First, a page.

MUD!  That’s Mud, underlined with an exclamation point.

The mud might be one of the most enduring memories of the 2011 Baja SAE Kansas competition May 26-30. It was the kind of mud that would suck you ankle-deep and keep you there. Combined with a course that was designed to punish even the toughest vehicle, the mud helped make the endurance course one of the most challenging in BAJA SAE history.

“Hosting an event of this size (nearly 100 teams from around the world and thousands of visitors to the community) would not have been possible without the support and hard work of a great many people in the College of Technology, across the PSU campus and in the community,” – Bruce Dallman, dean, College of Techology

“Hosting an event of this size (nearly 100 teams from around the world and thousands of visitors to the community) would not have been possible without the support and hard work of a great many people in the College of Technology, across the PSU campus and in the community,” – Bruce Dallman, dean, College of Techology

A Canadian team took home the overall first-place trophy at Baja SAE Kansas, but the real winners of the competition – the first ever hosted by Pittsburg State – appeared to be the university, the community and the College of Technology faculty and staff who worked endless hours over the better part of a year to make the whole thing happen.

College of Technology Dean Bruce Dallman said he couldn’t be more proud of the people who made it all happen.

He singled out Trent Lindbloom and Bob Schroer, assistant professors in Automotive Technology, for special praise. Lindbloom and Schroer led the organization of the event and each spent long hours over many months preparing for the event.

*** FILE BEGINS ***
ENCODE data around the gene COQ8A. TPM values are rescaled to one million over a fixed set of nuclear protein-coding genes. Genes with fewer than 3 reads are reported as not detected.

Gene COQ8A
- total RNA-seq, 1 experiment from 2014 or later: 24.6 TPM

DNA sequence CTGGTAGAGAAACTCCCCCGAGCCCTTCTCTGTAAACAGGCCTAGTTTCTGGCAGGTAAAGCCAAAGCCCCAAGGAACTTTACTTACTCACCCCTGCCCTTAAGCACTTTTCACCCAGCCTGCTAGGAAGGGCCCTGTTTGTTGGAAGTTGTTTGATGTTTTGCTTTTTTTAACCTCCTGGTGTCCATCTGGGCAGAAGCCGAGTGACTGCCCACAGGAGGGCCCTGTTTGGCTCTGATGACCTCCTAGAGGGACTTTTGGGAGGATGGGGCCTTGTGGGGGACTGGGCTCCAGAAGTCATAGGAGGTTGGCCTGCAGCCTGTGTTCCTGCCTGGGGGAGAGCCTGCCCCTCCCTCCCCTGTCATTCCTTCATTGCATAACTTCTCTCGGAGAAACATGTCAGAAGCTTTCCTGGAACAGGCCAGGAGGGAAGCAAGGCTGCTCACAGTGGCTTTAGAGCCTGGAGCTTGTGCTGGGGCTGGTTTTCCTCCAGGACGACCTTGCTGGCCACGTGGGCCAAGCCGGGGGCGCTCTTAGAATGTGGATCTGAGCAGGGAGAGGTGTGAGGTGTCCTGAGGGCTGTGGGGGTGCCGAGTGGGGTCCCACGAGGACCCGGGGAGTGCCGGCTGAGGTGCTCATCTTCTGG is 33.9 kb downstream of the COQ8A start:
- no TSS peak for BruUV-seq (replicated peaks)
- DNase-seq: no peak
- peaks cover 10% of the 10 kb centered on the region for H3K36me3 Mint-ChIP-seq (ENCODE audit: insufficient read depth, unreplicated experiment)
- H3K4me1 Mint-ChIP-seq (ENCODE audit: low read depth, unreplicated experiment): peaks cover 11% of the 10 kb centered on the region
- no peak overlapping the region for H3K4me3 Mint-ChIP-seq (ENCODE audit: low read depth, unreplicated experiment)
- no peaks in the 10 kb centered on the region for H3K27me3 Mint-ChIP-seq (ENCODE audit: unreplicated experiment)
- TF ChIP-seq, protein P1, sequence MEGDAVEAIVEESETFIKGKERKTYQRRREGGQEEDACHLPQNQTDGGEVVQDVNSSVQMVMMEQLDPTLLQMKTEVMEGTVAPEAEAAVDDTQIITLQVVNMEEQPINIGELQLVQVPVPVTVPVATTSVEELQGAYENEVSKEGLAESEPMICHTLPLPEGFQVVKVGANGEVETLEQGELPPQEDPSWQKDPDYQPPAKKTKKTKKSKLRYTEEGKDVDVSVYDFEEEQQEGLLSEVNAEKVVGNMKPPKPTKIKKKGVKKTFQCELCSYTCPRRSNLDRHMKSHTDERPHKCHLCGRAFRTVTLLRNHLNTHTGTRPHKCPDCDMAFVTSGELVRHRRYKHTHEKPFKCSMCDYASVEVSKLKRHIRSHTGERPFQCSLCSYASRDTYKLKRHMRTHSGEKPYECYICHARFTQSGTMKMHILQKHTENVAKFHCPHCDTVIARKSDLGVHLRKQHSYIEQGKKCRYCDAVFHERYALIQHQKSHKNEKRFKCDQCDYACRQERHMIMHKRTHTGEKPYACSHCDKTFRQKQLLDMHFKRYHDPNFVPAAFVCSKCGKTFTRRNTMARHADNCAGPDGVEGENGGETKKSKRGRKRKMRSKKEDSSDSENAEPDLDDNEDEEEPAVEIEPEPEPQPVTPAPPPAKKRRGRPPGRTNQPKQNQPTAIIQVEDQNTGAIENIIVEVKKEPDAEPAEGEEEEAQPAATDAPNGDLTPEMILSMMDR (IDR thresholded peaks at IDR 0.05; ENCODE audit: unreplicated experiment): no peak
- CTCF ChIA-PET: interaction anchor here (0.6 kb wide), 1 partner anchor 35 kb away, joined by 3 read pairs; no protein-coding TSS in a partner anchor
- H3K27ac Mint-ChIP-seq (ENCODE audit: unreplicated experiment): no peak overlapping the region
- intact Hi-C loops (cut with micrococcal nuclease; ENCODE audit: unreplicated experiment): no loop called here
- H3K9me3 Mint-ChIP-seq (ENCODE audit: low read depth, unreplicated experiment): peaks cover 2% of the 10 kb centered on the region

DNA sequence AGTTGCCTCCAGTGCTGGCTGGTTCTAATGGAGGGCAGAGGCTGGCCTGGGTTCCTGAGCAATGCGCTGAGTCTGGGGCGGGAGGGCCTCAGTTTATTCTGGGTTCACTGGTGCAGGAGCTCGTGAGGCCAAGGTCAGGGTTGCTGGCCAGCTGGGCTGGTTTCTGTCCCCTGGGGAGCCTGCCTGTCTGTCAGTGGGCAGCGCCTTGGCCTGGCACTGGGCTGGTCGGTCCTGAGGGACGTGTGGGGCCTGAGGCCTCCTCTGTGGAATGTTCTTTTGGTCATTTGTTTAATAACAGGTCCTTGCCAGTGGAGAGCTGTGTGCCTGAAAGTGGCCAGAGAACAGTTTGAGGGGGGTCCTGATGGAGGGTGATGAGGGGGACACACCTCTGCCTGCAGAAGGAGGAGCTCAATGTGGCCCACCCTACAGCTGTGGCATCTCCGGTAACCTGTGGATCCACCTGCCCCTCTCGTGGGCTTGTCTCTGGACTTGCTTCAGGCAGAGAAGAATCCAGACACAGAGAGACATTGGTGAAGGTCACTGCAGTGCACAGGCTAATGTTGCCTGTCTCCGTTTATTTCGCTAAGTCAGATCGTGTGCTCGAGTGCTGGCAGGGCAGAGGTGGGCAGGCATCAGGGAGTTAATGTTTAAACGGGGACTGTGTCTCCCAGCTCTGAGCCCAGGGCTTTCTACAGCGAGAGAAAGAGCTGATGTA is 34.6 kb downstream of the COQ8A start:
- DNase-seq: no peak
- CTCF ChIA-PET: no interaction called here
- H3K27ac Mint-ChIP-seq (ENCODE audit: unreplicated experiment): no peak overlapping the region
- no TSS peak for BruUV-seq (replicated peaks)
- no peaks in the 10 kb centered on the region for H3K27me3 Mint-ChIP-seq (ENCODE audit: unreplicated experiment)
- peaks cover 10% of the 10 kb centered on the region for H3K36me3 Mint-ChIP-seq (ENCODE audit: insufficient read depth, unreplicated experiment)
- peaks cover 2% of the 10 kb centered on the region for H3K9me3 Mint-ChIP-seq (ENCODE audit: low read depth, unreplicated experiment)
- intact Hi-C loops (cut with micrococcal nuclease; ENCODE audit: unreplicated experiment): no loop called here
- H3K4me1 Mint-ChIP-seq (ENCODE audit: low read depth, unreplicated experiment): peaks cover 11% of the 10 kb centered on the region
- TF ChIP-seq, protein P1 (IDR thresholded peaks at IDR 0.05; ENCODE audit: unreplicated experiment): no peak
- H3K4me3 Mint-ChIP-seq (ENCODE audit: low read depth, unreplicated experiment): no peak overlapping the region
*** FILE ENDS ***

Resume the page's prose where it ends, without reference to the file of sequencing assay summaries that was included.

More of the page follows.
Playing in the Mud“I’m not sure anyone knows how hard these guys worked to make this happen,” Dallman said.

Hosting an event of this size (nearly 100 teams from around the world and thousands of visitors to the community) would not have been possible without the support and hard work of a great many people in the College of Technology, across the PSU campus and in the community, Dallman said.

At some point or another, it seemed nearly every student and every department in the College of Technology was helping to make the event a success. Students in construction programs, for example, designed and built the course. Students in Graphics and Imaging Technologies, meanwhile, designed and printed t-shirts and programs. And, of course, another group of students designed and built PSU’s entry in the competition.

Another key to success was the way the community embraced the competition. Scores of corporate sponsors provided vital support and the Chamber of Commerce pitched in, even supplying numerous volunteers for the event.

Another group – broadcasting students from the Communication Department – helped set the bar high for other communities planning to host SAE Baja competitions in the future. The PSU students filmed and broadcast many hours of the competition over two days via live streaming on the Internet. More than 5,000 people from around the world logged on to watch portions of the competition and hear live commentary and analysis.

The only thing that didn’t quite go according to plan was the weather. Torrential rains in the days preceding the competition left the area, which months before had been farmland, a muddy mess. Although the mire made it a little more difficult for spectators, and certainly did challenge the cars, the student participants seemed unfazed, in part because lots of mud is a key component of any good SAE Baja course.

Sam Barill, who represented the Society of Automotive Engineers (SAE) at the event, called PSU’s first hosting of an SAE Baja competition “a total success.” Barill singled out the “enormous support from the local community,” the hundreds of volunteers and the tireless efforts of organizers Lindbloom and Schroer.

Is there another SAE Baja competition in PSU’s future? Organizers say it’s still too soon to tell, but the success of this year’s event left quite a few people thinking it might not be too long until the competition returns to Pittsburg. If it does, one thing is certain: rain or no rain, we will have mud.